Moresby Camp is located on Moresby Island, the smaller of the second largest of the 1,884 islands that make up Haida Gwaii, the mystical islands formerly known as the Queen Charlotte Islands.
Moresby Island and Moresby Camp were named after Rear Admiral (later Admiral of the Fleet) Sir Fairfax Moresby, Commander-in-Chief of the Pacific Station from 1850 to 1853.
The now-uninhabited logging site of Moresby Camp is the closest road access point to Gwaii Haanas National Park, the northern edge of which is approximately 30 miles (50 km) to the south. Once covered with old-growth cedar trees, this area was clearcut in the 1920’s. The giant cedar stumps still remain, providing a glimpse into what the area may have looked like prior to logging.
The small float at Moresby Camp serves as a floatplane departure spot for those venturing into the park, and a boat launch on the shore of Cumshewa Inlet provides water access to the park and the surrounding inlets and islands. The area roads and the wharf are maintained by the timber company that holds the Tree Farm License for the area.
Location: Moresby Camp is located 28 miles (45 km) southwest of Sandspit, a one-hour drive via Alliford Bay. The Haida Gwaii islands are accessed by ferry from Prince Rupert to the Skidegate Landing Ferry Terminal on Graham Island, by air from Vancouver to Sandspit on Moresby Island (770 km), and by air from Prince Rupert to Sandspit. Other commercial air services (including float planes and helicopters) are available at Sandspit, Queen Charlotte City and Masset. A 20-minute ferry ride connects Graham and Moresby Islands.
The Pallant Creek Hatchery between Moresby Camp and Mosquito Lake is run by the Haida Nation, with support from Fisheries and Oceans Canada (DFO). The hatchery aims for the production of 30 million chum salmon annually, boosting the number of returning adults to about 270,000 per year, 1.1 million coho salmon fry in net pens in Mosquito Lake, and about 530,000 chinook salmon smolts. Pallant Creek Hatchery currently releases 400,000 coho salmon fry to Mosquito Lake and Braverman Creek, which produces annual returns of about 6,000 adult coho to Cumshewa Inlet. This facility has been in operation since 1978, and besides employing residents year round, it is improving the fishery around the Haida Gwaii islands to the benefit of commercial, recreational and Haida First Nation fishermen. Eggs are collected in late August through to mid-October.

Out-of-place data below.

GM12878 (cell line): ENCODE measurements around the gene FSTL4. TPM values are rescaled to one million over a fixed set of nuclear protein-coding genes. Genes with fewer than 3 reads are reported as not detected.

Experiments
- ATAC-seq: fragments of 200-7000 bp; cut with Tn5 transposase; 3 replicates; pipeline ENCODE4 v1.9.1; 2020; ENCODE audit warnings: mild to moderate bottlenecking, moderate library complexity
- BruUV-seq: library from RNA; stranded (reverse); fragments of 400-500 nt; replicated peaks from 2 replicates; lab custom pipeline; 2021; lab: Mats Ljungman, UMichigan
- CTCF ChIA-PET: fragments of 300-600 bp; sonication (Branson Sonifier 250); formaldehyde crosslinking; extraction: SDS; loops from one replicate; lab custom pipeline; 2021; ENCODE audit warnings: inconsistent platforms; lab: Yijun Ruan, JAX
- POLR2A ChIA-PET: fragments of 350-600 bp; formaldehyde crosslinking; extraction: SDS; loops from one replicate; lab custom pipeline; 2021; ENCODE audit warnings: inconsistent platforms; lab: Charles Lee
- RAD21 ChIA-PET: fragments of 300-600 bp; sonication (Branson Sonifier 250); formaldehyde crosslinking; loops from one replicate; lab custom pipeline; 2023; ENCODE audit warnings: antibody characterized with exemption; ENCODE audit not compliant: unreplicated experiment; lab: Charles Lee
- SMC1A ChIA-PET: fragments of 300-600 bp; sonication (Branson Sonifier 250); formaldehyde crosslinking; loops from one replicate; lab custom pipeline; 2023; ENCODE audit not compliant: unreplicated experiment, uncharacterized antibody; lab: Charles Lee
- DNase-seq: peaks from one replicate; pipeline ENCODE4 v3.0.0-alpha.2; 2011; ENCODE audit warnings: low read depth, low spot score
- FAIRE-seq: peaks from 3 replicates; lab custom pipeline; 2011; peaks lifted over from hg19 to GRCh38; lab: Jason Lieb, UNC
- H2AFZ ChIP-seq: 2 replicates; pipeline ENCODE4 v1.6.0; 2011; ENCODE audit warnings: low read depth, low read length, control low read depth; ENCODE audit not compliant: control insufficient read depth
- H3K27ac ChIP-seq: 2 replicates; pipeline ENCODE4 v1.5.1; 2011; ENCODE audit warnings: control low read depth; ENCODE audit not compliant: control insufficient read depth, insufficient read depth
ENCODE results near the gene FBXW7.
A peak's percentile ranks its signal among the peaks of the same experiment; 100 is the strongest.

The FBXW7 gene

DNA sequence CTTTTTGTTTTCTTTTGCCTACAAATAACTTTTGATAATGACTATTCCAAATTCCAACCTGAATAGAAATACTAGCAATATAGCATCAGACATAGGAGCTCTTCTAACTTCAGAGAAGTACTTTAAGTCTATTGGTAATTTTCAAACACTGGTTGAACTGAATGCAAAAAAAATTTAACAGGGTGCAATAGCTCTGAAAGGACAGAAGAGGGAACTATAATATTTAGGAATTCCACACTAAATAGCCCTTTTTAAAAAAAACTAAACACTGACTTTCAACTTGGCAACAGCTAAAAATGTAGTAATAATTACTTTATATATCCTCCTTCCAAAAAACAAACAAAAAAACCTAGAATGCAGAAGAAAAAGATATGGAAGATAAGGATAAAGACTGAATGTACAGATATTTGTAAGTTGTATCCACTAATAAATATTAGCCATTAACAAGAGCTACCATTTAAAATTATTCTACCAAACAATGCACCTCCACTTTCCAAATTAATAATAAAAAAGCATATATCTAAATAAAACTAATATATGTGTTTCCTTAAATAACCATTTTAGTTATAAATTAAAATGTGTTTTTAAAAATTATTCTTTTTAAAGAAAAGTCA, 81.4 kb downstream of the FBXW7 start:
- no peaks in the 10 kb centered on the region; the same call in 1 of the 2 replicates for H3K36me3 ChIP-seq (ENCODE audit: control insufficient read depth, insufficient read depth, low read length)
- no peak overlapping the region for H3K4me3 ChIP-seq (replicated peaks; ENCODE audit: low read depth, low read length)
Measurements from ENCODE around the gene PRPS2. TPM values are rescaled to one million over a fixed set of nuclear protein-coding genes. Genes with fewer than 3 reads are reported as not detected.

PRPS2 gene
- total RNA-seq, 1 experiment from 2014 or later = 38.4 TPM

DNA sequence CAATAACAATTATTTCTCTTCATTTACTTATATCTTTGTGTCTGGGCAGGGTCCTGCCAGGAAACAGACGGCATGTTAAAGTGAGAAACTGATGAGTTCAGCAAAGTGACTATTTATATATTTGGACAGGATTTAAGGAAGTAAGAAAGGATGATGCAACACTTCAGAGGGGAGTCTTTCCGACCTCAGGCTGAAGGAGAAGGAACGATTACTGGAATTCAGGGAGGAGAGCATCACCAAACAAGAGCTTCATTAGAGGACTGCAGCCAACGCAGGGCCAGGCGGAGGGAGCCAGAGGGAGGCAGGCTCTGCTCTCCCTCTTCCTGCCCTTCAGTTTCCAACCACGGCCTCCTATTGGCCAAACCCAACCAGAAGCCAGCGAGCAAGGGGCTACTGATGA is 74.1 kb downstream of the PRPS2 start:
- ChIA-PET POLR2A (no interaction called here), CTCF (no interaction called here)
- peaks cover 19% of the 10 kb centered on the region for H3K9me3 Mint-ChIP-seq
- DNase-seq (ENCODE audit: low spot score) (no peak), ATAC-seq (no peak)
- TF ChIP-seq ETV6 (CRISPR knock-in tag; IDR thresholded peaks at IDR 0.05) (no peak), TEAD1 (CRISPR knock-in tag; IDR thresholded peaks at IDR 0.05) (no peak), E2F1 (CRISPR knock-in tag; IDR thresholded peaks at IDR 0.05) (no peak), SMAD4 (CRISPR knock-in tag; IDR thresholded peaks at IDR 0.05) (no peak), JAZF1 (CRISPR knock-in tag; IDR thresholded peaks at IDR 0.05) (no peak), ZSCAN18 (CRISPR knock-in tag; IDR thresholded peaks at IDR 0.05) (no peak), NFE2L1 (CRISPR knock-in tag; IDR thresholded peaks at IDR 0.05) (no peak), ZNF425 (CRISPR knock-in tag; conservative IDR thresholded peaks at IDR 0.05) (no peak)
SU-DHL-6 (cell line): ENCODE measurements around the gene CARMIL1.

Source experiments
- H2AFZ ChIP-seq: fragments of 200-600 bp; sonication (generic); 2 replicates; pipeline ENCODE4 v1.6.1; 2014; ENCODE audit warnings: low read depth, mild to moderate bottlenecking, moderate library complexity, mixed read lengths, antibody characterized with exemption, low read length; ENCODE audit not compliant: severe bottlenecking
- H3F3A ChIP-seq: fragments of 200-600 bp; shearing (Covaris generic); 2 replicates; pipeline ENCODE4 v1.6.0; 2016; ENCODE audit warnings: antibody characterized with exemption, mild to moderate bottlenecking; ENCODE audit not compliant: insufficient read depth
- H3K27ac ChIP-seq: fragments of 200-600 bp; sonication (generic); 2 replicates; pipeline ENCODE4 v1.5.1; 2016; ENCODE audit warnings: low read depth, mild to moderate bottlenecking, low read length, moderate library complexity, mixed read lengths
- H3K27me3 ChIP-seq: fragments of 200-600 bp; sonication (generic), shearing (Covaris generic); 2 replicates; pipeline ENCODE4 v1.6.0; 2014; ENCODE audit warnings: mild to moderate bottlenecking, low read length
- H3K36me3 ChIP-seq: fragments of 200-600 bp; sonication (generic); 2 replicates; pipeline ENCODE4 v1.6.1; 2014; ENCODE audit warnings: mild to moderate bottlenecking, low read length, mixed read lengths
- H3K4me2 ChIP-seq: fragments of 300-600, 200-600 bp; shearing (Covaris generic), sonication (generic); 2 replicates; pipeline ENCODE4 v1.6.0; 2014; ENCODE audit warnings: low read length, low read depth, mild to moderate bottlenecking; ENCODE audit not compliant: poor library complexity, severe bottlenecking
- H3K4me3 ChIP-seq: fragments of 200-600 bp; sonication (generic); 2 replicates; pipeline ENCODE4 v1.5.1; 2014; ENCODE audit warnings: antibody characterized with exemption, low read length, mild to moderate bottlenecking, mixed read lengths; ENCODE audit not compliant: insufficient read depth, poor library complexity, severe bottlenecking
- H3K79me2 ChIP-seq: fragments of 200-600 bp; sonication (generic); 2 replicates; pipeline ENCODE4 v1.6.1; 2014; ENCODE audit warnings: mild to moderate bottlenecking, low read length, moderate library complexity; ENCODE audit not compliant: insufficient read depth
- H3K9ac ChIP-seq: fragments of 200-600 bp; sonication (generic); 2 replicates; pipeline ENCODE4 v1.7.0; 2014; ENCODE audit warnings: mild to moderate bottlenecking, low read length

Mosquito Lake is located 4.5 miles (7 km) west of Moresby Camp, providing an 11-vehicle recreation and campsite and a boat launch, and good fishing for cutthroat and dolly varden. The lake hosts the annual Family Trout Derby in late May.
Skidegate Lake is located about 11 miles (18 km) north of Moresby Camp, and offers good fishing for cutthroat and dolly varden.
Mushrooms: Skidegate Lake is the heart of a thriving industry for the harvest and export of Chanterelle mushrooms, primarily for the Japanese market. Mushrooms are an annual, if totally unpredictable, harvest on Haida Gwaii. They only grow in second-growth timber, requiring careful management of crown lands to the benefit of both loggers and mushroom pickers. With 60 to 70% of the harvest coming out of the Skidegate Lake and Mosquito Lake areas of Moresby Island, up to 200 pickers can be working in and around Skidegate Lake during August in a bumper crop year.
Fishing: The best lake fishing on Moresby Island is found in Mosquito Lake and Skidegate Lake, both of which are near Moresby Camp. Mosquito Lake is closer to Moresby Camp, about 4.5 miles (7 km) to the northwest, and anglers fishing for cutthroat and dolly varden will be relieved to know that Mosquito Lake was named after the Second World War bomber, and not the wretched bug. The Pallant River flows out of Mosquito Lake to Cumshewa Inlet, and has a good steelhead run in the winter and spring months. Skidegate Lake is about 6 miles (10 km) beyond Mosquito Lake, and offers good cutthroat fishing during the spring, early summer and fall months.
Camping: Moresby Island has four Forest Service campgrounds. There is a 7-vehicle campsite located at Moresby Camp, and 4.5 miles (7 km) west of Moresby Camp is a vehicle recreation site on Mosquito Lake. To find the other two, drive 9 miles (15 km) east from the ferry landing at Alliford Bay to Sandspit. Follow the main road south from there as it leads to two Forest Service campgrounds on the island’s more sheltered east coast. The Gray Bay Campground, 13 miles (21 km) southeast of Sandspit, has two locations and a smaller vehicle campground on Sheldens Bay is located about 7 miles (11 km) farther south.